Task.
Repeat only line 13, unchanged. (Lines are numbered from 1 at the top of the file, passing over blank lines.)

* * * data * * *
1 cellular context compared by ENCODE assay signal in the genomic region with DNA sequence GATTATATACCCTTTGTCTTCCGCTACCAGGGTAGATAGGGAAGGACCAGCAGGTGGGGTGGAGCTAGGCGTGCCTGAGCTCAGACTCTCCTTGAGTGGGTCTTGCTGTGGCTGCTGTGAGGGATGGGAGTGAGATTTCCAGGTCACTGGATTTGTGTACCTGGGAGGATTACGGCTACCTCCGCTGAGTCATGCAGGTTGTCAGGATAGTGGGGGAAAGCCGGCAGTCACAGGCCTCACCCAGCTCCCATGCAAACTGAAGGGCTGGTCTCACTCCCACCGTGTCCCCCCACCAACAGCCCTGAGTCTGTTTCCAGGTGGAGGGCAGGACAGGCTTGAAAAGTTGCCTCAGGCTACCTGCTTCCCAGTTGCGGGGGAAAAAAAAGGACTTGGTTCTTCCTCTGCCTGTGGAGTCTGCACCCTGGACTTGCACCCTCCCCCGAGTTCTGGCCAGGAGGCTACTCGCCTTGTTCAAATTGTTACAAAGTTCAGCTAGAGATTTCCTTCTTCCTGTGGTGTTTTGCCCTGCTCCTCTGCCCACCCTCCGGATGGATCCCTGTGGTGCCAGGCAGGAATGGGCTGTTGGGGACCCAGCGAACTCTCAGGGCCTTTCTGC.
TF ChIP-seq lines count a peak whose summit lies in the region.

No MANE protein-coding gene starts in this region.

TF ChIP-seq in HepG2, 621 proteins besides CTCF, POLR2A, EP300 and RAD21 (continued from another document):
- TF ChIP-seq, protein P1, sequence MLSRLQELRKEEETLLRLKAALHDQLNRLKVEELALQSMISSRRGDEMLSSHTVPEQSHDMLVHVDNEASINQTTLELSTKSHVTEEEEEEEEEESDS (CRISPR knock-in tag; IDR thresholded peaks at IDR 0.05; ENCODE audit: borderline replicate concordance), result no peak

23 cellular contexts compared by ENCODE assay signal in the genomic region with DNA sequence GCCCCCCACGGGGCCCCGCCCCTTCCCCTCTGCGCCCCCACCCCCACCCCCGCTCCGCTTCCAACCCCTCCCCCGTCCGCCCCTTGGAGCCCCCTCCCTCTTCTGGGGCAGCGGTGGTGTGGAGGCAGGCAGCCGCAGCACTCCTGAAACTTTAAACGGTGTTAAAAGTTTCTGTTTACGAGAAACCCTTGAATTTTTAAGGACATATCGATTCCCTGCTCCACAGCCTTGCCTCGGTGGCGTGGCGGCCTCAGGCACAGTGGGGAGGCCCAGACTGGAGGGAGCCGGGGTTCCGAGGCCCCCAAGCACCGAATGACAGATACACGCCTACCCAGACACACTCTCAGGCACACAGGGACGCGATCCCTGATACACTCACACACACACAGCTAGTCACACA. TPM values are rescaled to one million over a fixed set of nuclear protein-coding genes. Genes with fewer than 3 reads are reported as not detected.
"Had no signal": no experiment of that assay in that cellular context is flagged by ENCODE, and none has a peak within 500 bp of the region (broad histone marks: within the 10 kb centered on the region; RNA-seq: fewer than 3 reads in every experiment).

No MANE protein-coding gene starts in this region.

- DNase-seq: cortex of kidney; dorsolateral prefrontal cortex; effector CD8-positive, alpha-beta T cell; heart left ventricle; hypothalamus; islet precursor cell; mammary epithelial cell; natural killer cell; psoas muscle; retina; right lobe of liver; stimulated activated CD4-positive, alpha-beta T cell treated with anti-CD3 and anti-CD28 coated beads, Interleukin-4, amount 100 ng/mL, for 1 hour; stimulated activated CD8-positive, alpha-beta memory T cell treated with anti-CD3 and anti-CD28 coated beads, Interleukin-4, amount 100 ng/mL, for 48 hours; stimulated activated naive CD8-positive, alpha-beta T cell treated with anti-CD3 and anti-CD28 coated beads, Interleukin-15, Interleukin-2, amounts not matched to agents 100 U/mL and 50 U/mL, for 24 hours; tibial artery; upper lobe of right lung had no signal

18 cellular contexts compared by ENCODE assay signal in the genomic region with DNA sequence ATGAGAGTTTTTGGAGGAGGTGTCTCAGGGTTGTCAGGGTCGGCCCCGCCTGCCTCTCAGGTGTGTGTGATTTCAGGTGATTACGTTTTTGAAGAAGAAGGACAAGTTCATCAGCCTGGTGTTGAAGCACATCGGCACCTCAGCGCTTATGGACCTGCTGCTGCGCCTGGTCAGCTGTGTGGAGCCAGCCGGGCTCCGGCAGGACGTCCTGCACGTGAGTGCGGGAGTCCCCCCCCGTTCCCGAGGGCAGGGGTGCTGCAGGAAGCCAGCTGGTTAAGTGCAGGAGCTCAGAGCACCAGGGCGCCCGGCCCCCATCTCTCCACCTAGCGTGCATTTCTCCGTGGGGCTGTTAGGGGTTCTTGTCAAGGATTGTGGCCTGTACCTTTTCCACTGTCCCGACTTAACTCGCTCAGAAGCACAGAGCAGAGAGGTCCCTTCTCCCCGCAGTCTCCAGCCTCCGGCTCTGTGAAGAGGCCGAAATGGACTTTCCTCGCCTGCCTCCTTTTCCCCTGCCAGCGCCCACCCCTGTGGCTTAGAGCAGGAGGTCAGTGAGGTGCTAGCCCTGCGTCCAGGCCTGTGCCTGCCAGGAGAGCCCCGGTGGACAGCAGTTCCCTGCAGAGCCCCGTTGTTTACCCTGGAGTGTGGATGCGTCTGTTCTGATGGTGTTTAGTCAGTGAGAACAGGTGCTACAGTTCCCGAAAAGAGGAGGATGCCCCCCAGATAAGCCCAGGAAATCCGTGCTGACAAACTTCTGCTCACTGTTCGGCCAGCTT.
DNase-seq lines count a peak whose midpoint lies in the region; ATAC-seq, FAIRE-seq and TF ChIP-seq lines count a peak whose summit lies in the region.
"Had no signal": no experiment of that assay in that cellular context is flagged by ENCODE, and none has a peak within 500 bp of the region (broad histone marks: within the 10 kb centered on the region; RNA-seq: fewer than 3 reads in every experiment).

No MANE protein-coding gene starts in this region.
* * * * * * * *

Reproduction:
No MANE protein-coding gene starts in this region.